Using a white or light background, tilt the glass of wine at a 45-degree angle. Observe the colour and clarity of the contents. White wines have colours such as green, gold or straw hues. Red wines have colours such as deep purple, cherry or hints of brown. Next swirl the glass several times and observe the legs that run down the side of the glass. The thicker the legs, the thicker the body. Also look if there are sediments which are not only harmless but a sign of quality. An older wine will always form some sediment and careful pouring or decanting is recommended.
Swirl the glass for 10-12 seconds. If it is white wine, you will smell apples, pears, peaches, lemon or lime. If it is red wine, one would usually smell cherry, raspberry, blueberry or blackberry. Swirling dispels some of the alcohol content and helps to release more of its natural aroma, which is an excellent indicator of quality.
Take a sip of the wine and swirl it in your mouth for a few seconds before swallowing. Determine if it is light-bodied (like water), medium-bodied (like milk) or full-bodied (like cream). Is the wine sweet, fruity, dry, minty or even peppery? What is your last impression of the wine, otherwise known as the after taste?
Is it short-lived or does it linger?
The Overall Impression
This is your final perception of the wine you have tasted. Was it sweet, sour or bitter? Is it well balanced? How was the wine’s acidity? Does it taste better with cheese, bread or a meal? And of course, will you drink this again?
The Wine Glass
A wine glass is a type of glass stemware used to drink and taste wine. It is composed of the bowl, the stem and the foot. Selection of the appropriate glass is important as the glass shape can influence its perception. Traditionally the proper way to drink from a wine glass is to grasp it by the stem in order to avoid finger prints on the bowl and more importantly to prevent the temperature of the wine from being affected by body heat, especially when drinking chilled white wine and champagne.
Wine glasses are either made of lead crystal or regular glass. Lead crystal generally has a higher index of refraction which gives the stemware a sparkle. Lead crystal is also rougher than glass, allowing the wine to ‘breathe’ more efficiently when swirled. Red wine glasses are characterized by their rounder, wider bowl, which increases the rate of oxidation. As oxygen from the air interacts with the wine, flavour and aroma are subtly altered and emitted.
White wine glasses vary enormously in shapes and sizes and are generally smaller than those for reds. White wine is usually best served only slightly oxidized so as not to mask its delicate nuances. Hence the rounder, wider bowl is not typical in white wine glasses.
Champagne flutes are characterized by a long stem and a tall, narrow bowl in order to keep the contents sparkling. It also adds to the aesthetic appeal of champagne, allowing the bubbles to travel further giving a more pleasant visual appeal.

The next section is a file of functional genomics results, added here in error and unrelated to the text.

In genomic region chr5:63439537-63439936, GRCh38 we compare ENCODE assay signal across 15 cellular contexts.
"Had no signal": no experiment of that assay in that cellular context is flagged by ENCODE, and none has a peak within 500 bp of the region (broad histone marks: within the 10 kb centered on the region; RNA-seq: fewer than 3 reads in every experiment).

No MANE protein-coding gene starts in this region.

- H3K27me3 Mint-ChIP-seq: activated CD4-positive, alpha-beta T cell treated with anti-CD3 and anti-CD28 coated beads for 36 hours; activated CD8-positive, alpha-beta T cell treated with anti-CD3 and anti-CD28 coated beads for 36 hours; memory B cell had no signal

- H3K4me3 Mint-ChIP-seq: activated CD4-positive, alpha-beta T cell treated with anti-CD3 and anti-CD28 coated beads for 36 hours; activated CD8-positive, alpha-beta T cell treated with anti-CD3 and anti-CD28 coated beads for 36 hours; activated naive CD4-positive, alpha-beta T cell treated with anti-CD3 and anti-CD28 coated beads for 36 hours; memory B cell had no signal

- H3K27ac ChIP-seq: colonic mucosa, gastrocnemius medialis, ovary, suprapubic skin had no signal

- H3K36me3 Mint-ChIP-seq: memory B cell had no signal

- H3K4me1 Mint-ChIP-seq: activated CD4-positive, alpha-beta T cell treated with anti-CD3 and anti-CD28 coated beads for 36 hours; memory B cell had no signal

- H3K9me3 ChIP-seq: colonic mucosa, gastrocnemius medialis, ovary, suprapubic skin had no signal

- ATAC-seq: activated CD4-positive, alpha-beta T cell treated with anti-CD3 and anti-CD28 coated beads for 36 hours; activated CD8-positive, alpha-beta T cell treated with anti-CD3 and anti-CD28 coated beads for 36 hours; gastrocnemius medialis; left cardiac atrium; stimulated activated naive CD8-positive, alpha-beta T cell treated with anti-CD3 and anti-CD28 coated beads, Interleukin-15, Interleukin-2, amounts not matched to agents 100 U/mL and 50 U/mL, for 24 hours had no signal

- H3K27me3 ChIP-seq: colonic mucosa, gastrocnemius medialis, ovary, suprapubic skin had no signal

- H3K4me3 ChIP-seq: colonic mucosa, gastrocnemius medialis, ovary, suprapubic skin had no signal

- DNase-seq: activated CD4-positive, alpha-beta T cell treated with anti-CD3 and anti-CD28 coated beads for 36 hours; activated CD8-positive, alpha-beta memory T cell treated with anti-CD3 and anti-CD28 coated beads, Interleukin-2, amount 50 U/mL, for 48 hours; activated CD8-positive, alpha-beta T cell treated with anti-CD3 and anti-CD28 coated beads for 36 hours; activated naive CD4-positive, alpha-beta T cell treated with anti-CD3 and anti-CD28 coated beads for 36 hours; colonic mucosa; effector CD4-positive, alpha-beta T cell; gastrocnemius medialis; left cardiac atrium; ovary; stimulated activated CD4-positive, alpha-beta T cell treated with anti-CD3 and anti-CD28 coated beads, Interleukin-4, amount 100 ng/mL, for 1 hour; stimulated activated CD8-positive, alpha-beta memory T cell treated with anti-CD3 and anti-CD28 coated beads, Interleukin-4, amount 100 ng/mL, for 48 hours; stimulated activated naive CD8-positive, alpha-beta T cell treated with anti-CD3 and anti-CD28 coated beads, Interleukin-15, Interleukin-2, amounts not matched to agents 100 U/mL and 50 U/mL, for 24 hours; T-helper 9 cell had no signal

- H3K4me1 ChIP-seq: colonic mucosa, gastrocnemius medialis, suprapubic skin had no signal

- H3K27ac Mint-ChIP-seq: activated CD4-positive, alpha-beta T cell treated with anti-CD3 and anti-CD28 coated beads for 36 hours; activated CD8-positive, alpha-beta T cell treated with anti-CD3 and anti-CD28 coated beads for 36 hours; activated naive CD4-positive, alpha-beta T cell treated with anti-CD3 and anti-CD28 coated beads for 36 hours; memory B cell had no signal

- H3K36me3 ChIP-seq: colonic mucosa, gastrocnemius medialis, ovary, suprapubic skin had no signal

Is There Such A Thing As A Cheap Wine?
Can you really taste the difference between a $20 and a $200 bottle of wine? Wine enjoyment is such a subjective experience and not an exact science. There is always a misconception that an expensive bottle of red wine must be good. But in reality, there are so many elements and not just the cost that determine what is a good bottle of wine. These elements include label, colour, price, food and most importantly, one’s personal experience and preference.
Frederic Brochet, a researcher from Bordeaux in 2001, invited 57 wine ‘experts’ to evaluate two glasses of red wine, except that the wines were actually white but tainted red with colouring. It was hilarious when some of the ‘experts’ started describing the ‘red’ wine in languages typically used to describe red wine.
Brochet thus concluded that wine drinking also has a wellknown ‘psychological phenomenon’ and you tend to taste what you expect to taste. The ‘experts’ were expecting to taste a red wine, and of course they did.
Personally, at the end of the day, what matters most when drinking wine is who are you enjoying your wine with; where are you enjoying this wine and what is the occasion? It is certainly not how cheap or expensive the wine is; not the vintage and definitely not whether it is a ’grand cru’ or not. Maybe it is that simple glass of Chianti Classico you sipped on last week.
But since it is your daughter’s 21st birthday, it just may be comparable to a Chateau Mouton-Rothschild. However, this does not mean we should just consume cheap wine exclusively and forget the rest. Expectations and moments are vital to the wine experience as what is in the bottle. The right wine (and not necessary the expensive kind) has the potential to bring back fond memories and add colour to our life experiences.
And I will drink to that, cheers!
About The Writer
Professor Eu Kong Weng is a Medical Director and Senior Consultant Surgeon at Colorectal Surgeons, Inc (Pte Ltd). He is also a Visiting Consultant at Singapore General Hospital and Adjunct Professor at Duke-NUS. To make an appointment with Professor Weng, visit GetDoc
by Hridya Anand
A biochemist by education who could never put what she studied to good use, finally found GetDoc as a medium to do what she loved - bring information to people using a forum that is dedicated to all things medical. View all articles by Hridya Anand.